1. There is evidence that opioid peptides influence blood pressure and heart rate in animals and man. In the present investigation the effect of naloxone on the exercise-induced increase in blood pressure, heart rate, plasma catecholamines, plasma renin activity (PRA) and plasma aldosterone was investigated in nine healthy men. A submaximal work test was performed on two occasions. The test consisted of ergometer bicycling for 10 min on 50% of maximal working capacity immediately followed by 10 min on 80% of maximal working capacity. Ten minutes before exercise the subjects received in a randomized manner a bolus dose of naloxone (10 μg/kg) or a corresponding volume of saline followed by a slow infusion (15 ml/h) of naloxone (5 μ h−1 kg−1) or saline, respectively.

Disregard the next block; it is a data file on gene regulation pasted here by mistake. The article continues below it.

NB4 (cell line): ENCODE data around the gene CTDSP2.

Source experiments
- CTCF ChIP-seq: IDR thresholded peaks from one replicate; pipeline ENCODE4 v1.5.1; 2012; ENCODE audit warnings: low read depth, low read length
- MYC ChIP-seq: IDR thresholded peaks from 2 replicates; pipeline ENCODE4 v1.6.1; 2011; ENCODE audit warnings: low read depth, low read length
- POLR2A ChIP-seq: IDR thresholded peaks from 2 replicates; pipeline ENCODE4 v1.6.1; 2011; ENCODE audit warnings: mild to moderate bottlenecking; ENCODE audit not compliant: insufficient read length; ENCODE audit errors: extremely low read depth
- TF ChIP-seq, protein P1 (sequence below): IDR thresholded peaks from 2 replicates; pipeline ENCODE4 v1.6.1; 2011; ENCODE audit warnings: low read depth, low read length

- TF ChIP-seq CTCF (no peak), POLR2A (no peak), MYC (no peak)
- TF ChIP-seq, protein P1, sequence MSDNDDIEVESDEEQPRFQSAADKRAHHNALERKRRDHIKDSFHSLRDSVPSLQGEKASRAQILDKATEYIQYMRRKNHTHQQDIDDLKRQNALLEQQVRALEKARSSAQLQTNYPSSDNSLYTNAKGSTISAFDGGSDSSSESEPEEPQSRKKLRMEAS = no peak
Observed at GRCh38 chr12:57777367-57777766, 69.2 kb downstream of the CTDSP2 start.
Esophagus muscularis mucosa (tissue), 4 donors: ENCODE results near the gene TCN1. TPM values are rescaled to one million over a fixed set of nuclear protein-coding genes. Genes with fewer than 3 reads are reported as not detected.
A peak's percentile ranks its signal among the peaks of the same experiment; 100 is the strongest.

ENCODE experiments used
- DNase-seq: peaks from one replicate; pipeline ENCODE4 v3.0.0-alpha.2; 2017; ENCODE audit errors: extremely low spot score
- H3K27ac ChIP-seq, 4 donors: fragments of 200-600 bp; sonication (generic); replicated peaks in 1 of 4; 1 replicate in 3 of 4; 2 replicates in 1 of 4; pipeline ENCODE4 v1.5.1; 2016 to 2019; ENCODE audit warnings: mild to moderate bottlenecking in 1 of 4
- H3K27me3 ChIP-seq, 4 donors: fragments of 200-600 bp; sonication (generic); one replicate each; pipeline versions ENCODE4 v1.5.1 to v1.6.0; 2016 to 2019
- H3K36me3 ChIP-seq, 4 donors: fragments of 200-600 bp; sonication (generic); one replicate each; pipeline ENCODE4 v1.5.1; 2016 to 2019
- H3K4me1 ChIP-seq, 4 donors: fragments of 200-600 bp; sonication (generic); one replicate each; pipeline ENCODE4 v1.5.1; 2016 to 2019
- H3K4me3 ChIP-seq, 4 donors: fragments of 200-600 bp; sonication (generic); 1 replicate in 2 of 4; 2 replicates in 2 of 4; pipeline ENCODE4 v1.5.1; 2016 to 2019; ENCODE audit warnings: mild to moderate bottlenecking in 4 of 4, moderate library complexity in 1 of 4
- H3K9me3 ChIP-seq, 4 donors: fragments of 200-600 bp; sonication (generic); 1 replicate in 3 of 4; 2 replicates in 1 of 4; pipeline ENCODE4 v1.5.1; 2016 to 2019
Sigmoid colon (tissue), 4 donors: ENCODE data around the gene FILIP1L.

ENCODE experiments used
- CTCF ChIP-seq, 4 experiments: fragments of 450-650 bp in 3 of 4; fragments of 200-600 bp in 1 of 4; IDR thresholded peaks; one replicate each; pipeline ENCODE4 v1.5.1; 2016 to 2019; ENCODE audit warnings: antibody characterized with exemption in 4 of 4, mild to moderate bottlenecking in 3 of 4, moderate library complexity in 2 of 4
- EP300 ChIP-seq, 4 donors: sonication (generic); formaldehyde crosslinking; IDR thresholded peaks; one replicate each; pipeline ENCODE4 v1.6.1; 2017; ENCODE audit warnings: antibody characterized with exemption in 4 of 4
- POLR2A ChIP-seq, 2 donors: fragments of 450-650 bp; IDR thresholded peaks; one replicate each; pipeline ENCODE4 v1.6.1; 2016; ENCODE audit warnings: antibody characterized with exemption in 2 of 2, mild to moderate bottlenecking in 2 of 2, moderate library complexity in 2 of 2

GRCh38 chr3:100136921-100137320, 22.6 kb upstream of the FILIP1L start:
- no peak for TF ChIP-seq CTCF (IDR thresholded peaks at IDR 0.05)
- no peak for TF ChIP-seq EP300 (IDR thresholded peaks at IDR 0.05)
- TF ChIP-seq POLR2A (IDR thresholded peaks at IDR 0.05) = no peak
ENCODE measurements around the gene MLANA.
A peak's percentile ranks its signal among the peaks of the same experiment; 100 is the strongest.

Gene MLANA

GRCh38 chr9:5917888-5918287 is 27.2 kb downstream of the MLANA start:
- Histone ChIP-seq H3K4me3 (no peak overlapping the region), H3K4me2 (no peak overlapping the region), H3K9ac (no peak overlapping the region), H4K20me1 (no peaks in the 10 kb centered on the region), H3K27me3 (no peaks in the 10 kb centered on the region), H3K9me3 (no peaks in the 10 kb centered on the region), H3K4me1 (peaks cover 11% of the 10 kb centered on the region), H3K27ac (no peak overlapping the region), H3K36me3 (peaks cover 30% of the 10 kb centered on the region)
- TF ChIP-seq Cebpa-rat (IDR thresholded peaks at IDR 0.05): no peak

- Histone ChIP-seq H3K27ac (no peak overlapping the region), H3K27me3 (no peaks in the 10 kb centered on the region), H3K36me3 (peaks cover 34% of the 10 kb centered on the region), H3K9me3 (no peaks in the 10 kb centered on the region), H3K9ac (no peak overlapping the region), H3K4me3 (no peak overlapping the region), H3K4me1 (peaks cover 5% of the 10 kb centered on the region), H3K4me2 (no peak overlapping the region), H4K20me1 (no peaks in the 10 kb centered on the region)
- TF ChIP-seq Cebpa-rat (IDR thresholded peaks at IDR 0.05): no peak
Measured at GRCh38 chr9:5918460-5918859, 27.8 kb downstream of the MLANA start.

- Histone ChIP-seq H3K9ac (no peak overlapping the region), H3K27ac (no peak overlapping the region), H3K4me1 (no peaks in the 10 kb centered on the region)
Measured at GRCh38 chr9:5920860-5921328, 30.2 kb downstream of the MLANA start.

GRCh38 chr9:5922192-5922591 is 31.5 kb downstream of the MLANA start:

2. After exercise systolic blood pressure, heart rate, plasma catecholamines, PRA and plasma aldosterone increased during both saline and naloxone infusion. The changes were similar in both studies.
3. Accordingly, opiate receptors sensitive to naloxone in a moderate dosage seem not to be involved in the cardiovascular response and the increase in plasma catecholamines, PRA and plasma aldosterone induced by exercise.